There are Precedents to Barbour’s Pardons
On Friday Governor Haley Barbour defended pardons for the four murderers who had impressed him with their repentance and redemption while working as trustees at the governor’s mansion. In an interview with Fox Insider’s Bret Bair, Barbour used a line of reasoning based on Christian forgiveness that was lampooned in the Coen brothers’ O Brother, Where Art Thou as an ignorant misunderstanding of the relationship between religion and one’s debt to society.
Here is a video that demonstrates that Barbour’s defense of his pardons is straight from Hollywood–in a bad way.
Ignorant misunderstanding of religion and justice or
well-reasoned argument by a former governor? You decide.
Barbour’s pardons are what you get when you believe in the “humanitarian” view of punishment. It demonstrates that if a murderer gets close to a friendly bureaucrat for a few years and convinces him that he has been rehabilitated, he will be released without regard to whether or not he has fully paid for his crimes as specified by the justice system.
C.S. Lewis warned us about the humanitarian theory of punishment in The Problem of Pain:
Some enlightened people would like to banish all conceptions of retribution or desert from their theory of punishment and place its value wholly in the deterrence of others or the reform of the criminal himself… What can be more immoral than to inflict suffering on me for the sake of deterring others if I do not deserve it..? And what can be more outrageous than to catch me and submit me to a disagreeable process of moral improvement without my consent, unless (once more) I deserve it?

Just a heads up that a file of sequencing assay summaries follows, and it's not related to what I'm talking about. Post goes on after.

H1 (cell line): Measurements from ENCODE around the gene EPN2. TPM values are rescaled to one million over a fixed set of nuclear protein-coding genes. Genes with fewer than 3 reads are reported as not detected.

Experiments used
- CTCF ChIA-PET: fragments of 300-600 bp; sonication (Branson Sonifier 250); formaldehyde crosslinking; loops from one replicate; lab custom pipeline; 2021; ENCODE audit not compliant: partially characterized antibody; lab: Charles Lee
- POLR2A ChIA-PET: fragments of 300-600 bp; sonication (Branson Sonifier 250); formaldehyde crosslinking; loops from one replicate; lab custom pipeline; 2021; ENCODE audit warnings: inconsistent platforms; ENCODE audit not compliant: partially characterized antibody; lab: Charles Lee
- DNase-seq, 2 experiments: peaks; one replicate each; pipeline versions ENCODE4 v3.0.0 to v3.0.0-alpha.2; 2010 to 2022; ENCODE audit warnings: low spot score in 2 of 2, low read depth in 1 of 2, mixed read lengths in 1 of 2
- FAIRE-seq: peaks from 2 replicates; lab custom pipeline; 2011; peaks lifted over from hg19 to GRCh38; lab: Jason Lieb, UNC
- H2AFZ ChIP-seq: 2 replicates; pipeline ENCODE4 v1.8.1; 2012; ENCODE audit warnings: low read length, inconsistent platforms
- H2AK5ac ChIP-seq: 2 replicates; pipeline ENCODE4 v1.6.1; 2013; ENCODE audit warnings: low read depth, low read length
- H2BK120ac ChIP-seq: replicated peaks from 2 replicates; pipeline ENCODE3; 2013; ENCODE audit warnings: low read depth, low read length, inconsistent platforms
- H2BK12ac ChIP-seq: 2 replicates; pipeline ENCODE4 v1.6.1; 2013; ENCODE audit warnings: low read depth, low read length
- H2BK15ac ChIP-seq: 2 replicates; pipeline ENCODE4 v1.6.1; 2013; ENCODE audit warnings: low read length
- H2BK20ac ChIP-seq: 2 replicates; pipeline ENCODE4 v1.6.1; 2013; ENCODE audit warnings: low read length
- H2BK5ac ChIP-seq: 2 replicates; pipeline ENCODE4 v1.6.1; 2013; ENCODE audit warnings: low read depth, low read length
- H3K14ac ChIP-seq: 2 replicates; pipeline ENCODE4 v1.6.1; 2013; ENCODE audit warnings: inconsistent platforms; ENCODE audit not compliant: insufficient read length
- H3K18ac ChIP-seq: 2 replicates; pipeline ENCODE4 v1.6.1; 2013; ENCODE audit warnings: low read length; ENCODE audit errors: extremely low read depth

Barbour in the same interview says (at 4:56)
When my grandchildren are over at the governor’s mansion, we trust them to play with and be looked out for by these people.
I think the governor forgets that when these men killed their victims, they were not at the time servants on the estate of a man who had the power to pardon them if they behaved themselves or bring down the wrath of a powerful grandfather if they did not. I dare say that Governor Barbour would not want his grandchildren to be with these men in the same vulnerable surroundings that their victims were in when these murderers killed them.
WELCOME Nice Deb readers!